On a cold, dank Tuesday morning in Southgate, North London, Jerry Rice, the greatest wide receiver to play the game, seems a long way from home.
Rice, a player synonymous with the California sunshine and all-American glamour of the legendary San Francisco 49er teams of the 1980's and 1990's, is the guest of honour at the NFL Academy, on hand to officially launch a new gym facility for the student athletes enrolled at the college, who combine continued education with intensive training in American football.
But as he begins to talk to the assembled media, and the 80 or so young players watching on, I realise that quite the opposite is true. Jerry Rice is in very familiar territory.
"I can tell you guys have one heartbeat, and that's going to carry you a long, long way," he tells them. "Just love what you do. Pour your heart into it and stay around positive people."
In a week of negative coverage for the NFL, with the unsavoury violence behind Myles Garrett's indefinite suspension, and the curious, and ultimately disappointing saga of Colin Kaepernick's workout dominating media focus, the launch of the Academy gym won't generate nearly the same level of attention as either of those stories.
The juxtaposition of the 80 or so young athletes at the very start of their journey listening attentively to the wisdom of the three-time Super Bowl winning living legend just a few feet away from them is apparent.
As Rice talked to them about his experience and approach -- "I might not have been the greatest athlete, I may not have had the greatest skills but one thing I was going to do was outwork you" -- the generational gap between them became instantly irrelevant. Irrespective of his extraordinary personal success, throughout the day Rice was at one with the students, all of them players together.
And rather than emphasise the possible riches, fame, stardom, even personal accolades that may be coming their way, Rice concentrated on reinforcing the key values important to him, important to his mentor Bill Walsh. Teamwork. Hard work. Commitment. "When the team left to go to the locker room, I'd still be out there running my routes, being precise on using my hands. I never wanted the ball to touch my body," Rice says.
Right now, it's a long shot for any of the 100 or so young athletes at the Academy to make it to the NFL. But to Rice, that's not the point.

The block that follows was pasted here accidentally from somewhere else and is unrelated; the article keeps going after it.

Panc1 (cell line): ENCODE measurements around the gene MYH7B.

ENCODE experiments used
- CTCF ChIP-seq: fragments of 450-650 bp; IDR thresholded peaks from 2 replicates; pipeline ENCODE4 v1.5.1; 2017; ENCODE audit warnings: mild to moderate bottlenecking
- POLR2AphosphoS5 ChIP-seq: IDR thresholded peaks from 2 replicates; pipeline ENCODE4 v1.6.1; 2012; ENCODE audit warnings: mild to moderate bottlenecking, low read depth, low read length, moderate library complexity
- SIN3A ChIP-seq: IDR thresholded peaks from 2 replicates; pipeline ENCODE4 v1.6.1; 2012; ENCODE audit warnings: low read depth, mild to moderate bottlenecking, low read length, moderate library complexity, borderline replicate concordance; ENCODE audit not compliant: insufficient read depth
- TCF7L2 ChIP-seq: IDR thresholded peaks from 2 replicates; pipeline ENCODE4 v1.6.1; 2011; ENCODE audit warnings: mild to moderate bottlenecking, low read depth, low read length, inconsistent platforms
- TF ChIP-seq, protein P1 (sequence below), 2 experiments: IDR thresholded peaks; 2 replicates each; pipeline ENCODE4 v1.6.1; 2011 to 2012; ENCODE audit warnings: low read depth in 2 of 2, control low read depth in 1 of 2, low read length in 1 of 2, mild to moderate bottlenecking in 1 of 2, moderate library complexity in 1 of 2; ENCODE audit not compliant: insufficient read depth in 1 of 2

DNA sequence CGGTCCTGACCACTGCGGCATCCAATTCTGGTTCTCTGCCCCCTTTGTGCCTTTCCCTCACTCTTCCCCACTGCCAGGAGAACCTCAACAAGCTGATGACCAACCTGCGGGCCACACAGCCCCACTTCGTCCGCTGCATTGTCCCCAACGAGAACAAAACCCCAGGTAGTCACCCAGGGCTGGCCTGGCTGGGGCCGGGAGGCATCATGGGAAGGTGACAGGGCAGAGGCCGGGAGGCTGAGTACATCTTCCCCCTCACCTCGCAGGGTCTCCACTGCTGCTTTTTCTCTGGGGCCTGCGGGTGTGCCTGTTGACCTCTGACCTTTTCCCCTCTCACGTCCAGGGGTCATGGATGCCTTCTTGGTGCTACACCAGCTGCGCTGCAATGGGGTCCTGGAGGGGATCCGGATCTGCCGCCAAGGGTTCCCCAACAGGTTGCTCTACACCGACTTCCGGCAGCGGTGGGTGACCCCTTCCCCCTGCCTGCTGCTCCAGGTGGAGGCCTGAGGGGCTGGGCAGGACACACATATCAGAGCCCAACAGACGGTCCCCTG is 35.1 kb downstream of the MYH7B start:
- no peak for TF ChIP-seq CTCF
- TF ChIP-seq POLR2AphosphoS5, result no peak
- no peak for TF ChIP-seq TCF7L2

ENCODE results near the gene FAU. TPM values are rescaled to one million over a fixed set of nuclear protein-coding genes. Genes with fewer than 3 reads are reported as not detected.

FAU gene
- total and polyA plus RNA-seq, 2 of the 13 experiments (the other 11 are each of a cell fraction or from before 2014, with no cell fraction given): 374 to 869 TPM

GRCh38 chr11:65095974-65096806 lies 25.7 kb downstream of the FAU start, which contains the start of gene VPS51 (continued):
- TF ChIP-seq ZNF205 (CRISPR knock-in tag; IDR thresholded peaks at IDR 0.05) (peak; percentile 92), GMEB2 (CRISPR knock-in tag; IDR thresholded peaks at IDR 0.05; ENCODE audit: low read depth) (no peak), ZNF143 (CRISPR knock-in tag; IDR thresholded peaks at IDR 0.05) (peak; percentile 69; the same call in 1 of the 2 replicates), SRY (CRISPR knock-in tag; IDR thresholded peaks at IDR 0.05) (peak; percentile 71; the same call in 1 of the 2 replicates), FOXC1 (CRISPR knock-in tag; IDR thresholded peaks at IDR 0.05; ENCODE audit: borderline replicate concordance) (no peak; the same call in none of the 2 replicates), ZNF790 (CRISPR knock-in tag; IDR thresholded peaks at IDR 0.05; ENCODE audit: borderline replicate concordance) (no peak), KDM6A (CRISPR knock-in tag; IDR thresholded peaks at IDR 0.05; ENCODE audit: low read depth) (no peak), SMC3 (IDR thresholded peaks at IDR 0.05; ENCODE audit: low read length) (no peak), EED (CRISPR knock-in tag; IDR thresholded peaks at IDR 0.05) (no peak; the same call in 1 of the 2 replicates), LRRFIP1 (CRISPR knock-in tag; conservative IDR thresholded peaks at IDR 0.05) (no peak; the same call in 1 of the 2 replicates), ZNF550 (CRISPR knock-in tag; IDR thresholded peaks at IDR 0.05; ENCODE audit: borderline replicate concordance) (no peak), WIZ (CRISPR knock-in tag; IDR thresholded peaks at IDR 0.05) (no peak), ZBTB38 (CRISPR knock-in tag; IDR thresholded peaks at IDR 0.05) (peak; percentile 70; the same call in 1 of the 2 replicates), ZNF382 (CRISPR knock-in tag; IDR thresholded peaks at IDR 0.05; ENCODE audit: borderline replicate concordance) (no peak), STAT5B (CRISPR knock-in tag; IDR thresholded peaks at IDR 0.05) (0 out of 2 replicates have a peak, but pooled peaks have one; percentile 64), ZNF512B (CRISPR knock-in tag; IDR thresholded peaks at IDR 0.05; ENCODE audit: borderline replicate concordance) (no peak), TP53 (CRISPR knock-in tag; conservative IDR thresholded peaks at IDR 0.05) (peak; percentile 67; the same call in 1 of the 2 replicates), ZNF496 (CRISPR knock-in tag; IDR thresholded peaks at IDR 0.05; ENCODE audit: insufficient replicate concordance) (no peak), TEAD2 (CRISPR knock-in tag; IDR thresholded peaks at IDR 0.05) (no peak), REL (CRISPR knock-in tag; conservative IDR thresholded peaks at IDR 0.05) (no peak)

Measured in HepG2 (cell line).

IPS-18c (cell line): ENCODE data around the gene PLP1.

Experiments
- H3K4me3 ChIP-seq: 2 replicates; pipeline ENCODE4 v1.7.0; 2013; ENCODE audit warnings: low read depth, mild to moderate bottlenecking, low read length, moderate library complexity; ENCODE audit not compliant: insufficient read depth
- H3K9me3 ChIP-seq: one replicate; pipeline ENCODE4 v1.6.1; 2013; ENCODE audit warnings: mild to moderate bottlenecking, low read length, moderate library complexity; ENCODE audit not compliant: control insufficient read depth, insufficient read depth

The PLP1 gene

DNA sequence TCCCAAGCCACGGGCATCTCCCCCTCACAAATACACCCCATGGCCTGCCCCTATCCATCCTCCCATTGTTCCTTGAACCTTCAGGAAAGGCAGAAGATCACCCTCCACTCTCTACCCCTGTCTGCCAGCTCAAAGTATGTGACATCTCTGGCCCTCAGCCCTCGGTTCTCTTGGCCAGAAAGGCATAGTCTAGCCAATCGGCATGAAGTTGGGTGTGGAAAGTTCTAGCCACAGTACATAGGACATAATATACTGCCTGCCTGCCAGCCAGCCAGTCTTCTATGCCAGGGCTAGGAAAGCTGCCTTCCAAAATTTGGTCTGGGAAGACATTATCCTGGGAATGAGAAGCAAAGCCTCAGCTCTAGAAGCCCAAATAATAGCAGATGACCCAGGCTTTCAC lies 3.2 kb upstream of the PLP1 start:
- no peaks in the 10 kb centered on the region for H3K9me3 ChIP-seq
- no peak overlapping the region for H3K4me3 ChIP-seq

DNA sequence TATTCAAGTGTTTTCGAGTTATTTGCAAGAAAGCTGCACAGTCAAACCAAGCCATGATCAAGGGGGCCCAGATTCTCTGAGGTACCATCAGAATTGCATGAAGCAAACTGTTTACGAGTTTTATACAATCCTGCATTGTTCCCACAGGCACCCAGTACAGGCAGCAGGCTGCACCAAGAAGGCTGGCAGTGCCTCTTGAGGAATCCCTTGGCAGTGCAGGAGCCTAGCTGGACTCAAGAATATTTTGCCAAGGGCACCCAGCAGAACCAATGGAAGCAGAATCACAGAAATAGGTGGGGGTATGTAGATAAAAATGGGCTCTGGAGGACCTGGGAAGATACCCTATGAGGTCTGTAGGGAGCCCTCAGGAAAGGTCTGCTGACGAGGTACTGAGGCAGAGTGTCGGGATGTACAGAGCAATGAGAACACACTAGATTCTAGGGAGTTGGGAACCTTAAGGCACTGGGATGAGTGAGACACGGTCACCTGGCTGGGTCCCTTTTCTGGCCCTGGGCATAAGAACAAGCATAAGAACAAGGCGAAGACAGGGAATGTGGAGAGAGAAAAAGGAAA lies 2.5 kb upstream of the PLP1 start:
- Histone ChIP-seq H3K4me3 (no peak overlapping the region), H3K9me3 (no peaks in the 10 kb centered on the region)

"A lot of people aren't going to get the opportunity to put on that Hall of Fame jacket or play on that big stage. The most important thing is to get that education first and everything that follows after that is the icing on the cake," Rice says.
"Life lessons, education and character" are the three things he cites as the most important part of the journey that students at the Academy will undertake.
"It's all about putting these kids in a better position," he adds.
It's an objective that all of those connected with the Academy have maintained as its priority since it opened this autumn. We're told that rather than program existing to discover more players like Panthers defensive end Efe Obada or Browns punter Jamie Gillan -- two of the Brits starring in the NFL this season -- the principal focus of the program is to provide a solid foundation and positive approach to life for the students through the educational focus and lessons on the football field.
And if some gems are unearthed along the way that have a shot at playing the big leagues, well, I refer you back to Rice's icing and cake reference.
Fostering international talent is fundamental to the growth of the game outside of the States and the potential to mould players from a younger age, when the nuances and complexities of the game can be better learnt, and committed to muscle memory sooner, is bound to have a positive impact. So too will the increase in player sample size.
It's entirely logical to assume that the existing Academy will be the first of many, from the North of England to Germany, maybe even further afield. The sooner young athletes choose American football over other sports, and receive the requisite coaching at an earlier age, the more realistic their chances of furthering their career.
The precedent for NFL teams to give a chance to international players has been set, thanks to the likes of Obada and Gillan flourishing in the league, but also transitional sportsmen like rugby stars Christian Wade and Christian Scotland-Williamson. The latter two are both on practice squads, demonstrating to NFL front offices that it's possible to consider players outside of the orthodox pathway to the league.
In the case of Wade and other players who have changed lanes from their existing sport, the challenges of crash courses and hyper fast learning still stack the odds against them making it. The NFL Academy moves the process further forwards by enabling talent born outside the U.S. to be considered, but with a career path that's less acute, namely in the shape of US college places.
The Academy essentially replicates an American high school, offering the most talented sporting students a path to higher education in the States. From this foundation, players will find themselves on a relatively even footing with their American counterparts.
The very best may get the opportunity to make it in the pros, and at the very least all will get an excellent education. And as the Academy becomes more established, and visible in terms of offering this route, the battle for places will intensify, the grassroots youth set ups across the UK will become more competitive, and the enhancement of talent will be self-perpetuating.
NFL UK Head of Football Development at NFL UK Will Brice sees the potential. "We're going to continue to work with schools, this should be something they [the kids] want to be a part of, to get these opportunities. The possibilities are endless."